38 Then Jesus, deeply moved again, came to the tomb. It was a cave, and a stone lay against it.39 Jesus said, “Take away the stone.” Martha, the sister of the dead man, said to him, “Lord, by this time there will be an odor, for he has been dead four days.” 40 Jesus said to her, “Did I not tell you that if you believed you would see the glory of God?” 41 So they took away the stone. And Jesus lifted up his eyes and said, “Father, I thank you that you have heard me. 42 I knew that you always hear me, but I said this on account of the people standing around, that they may believe that you sent me.” 43 When he had said these things, he cried out with a loud voice, “Lazarus, come out.” 44 The man who had died came out, his hands and feet bound with linen strips, and his face wrapped with a cloth. Jesus said to them, “Unbind him, and let him go” (John 11:38-44).
What do we see about this? First, by believing, we see the glory of God.
Secondly, the Father always hears the Son, and Christ intercedes for us and is doing so even now—even if we cannot sense that He is. He makes this clear for the people around him.
Thirdly, Jesus has Lord over death. Death listens to Jesus! If Jesus tells death to go, then death moves because Jesus is God the Son who is over death. Jesus was sent by God (v. 42) to conquer death for His own.
How would he do this? By his own death! Remember that Jesus died, was buried, and was raised. During Jesus death, we see the sky go dark for three days, when his Father turned His back on His Son—the only time they had ever been separated, for God cannot look upon sin. Here, Christ was paying for the penalty of our sin by becoming sin for us, and being separated from His beloved Father.
But when He said, “It is finished,” the Apostle Paul builds on this three word phrase:
54 When the perishable puts on the imperishable, and the mortal puts on immortality, then shall come to pass the saying that is written:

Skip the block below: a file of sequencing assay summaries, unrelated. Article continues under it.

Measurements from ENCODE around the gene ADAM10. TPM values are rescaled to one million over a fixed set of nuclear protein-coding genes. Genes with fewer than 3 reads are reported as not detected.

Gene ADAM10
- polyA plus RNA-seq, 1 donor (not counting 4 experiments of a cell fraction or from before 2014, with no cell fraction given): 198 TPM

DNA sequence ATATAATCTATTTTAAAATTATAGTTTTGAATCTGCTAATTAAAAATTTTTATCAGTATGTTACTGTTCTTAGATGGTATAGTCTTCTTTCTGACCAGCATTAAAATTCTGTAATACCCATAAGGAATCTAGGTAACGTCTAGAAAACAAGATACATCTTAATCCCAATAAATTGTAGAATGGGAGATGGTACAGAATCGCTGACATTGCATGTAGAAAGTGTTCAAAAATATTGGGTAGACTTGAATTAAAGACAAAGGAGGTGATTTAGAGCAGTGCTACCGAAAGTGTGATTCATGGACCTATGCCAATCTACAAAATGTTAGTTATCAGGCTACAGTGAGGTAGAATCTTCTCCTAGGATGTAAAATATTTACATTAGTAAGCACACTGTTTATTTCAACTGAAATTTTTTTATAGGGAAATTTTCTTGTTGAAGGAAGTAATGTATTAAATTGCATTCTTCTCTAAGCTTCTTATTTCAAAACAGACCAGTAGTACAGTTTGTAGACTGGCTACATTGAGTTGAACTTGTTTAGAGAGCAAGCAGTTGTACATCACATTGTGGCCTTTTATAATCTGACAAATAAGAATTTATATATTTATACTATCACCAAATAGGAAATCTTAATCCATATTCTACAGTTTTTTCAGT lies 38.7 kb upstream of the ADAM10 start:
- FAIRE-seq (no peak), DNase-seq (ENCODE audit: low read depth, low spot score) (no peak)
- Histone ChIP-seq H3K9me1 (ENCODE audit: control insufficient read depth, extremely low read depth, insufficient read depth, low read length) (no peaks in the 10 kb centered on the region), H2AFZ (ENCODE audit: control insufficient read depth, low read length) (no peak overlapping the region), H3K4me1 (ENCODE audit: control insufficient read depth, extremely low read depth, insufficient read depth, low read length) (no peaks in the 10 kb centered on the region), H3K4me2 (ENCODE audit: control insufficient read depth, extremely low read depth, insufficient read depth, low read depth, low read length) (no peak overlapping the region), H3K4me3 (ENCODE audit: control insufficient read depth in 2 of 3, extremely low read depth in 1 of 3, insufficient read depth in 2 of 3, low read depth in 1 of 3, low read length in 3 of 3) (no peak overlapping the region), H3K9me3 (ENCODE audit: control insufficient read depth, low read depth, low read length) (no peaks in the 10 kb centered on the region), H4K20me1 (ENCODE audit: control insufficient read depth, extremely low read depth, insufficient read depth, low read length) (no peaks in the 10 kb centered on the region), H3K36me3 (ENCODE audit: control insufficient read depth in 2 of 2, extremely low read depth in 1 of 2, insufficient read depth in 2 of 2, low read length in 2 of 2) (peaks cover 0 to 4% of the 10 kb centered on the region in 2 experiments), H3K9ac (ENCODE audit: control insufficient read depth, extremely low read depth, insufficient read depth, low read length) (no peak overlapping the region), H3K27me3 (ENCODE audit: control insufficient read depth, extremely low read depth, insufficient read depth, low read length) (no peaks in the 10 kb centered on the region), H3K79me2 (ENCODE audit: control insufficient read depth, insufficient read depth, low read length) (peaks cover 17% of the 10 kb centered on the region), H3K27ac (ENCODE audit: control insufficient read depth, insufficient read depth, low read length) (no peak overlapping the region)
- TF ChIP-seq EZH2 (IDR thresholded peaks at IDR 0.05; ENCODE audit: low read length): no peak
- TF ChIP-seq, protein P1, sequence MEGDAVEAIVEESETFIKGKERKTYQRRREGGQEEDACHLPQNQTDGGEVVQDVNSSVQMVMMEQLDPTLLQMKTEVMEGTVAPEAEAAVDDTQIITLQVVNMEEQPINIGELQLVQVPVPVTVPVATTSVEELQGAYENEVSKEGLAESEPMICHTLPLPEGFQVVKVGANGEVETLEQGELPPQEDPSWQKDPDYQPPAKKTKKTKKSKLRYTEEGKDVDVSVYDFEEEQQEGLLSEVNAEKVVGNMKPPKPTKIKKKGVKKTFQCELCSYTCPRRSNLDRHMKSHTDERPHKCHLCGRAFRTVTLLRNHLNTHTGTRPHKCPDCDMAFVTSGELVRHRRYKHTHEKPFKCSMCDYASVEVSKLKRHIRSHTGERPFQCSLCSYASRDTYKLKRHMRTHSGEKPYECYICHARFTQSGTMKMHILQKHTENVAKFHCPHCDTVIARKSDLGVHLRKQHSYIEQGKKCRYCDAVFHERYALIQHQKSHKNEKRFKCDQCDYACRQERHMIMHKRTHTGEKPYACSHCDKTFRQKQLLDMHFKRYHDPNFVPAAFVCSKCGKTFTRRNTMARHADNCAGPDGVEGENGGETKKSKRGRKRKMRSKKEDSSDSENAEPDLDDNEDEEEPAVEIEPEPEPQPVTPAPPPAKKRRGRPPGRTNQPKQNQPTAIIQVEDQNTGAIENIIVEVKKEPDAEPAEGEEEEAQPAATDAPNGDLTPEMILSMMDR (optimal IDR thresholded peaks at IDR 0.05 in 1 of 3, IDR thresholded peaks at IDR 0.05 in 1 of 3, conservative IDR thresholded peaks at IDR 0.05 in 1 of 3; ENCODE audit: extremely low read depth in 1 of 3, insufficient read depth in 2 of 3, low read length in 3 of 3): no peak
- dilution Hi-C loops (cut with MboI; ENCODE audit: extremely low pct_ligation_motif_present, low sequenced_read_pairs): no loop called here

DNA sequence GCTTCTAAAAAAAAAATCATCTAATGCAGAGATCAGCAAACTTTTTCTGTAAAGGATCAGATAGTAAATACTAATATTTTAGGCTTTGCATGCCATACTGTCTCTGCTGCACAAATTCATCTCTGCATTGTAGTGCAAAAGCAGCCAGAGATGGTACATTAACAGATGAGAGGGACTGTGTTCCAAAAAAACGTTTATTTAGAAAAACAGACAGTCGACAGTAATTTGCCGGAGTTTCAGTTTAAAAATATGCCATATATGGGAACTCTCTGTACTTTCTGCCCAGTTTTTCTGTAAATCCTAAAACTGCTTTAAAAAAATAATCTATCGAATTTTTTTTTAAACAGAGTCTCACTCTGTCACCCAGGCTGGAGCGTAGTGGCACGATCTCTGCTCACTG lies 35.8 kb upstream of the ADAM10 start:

“Death is swallowed up in victory.”
55 “O death, where is your victory?
O death, where is your sting?”
56 The sting of death is sin, and the power of sin is the law. 57 But thanks be to God, who gives us the victory through our Lord Jesus Christ.
58 Therefore, my beloved brothers, be steadfast, immovable, always abounding in the work of the Lord, knowing that in the Lord your labor is not in vain.
By the Father and the Son identifying with suffering in this way shows that there is a purpose behind the suffering. Malcolm Mudderidge says:
Contrary to what might be expected, I look back on experiences that at the time seemed especially desolating and painful with particular satisfaction. Indeed, I can say with complete truthfulness that everything I have learned in my 75 years in this world, everything that has truly enhanced and enlightened my experience, has been through affliction and not through happiness.
So what are we to think of suffering? That the presence of suffering is the absence of God? By no means, because God sent His Son for the purpose of suffering so that our suffering for His sake might mean something.
C.S. Lewis says, “God whispers to us in our pleasures, speaks in our conscience, but shouts in our pains: it is His megaphone to rouse a deaf world.” Suffering has a purpose—to show the cursed nature and wickedness prevalent in the world, so that we would recognize there is something for which we long—a hope in which we have only in Christ who saves, sanctifies, and glorifies!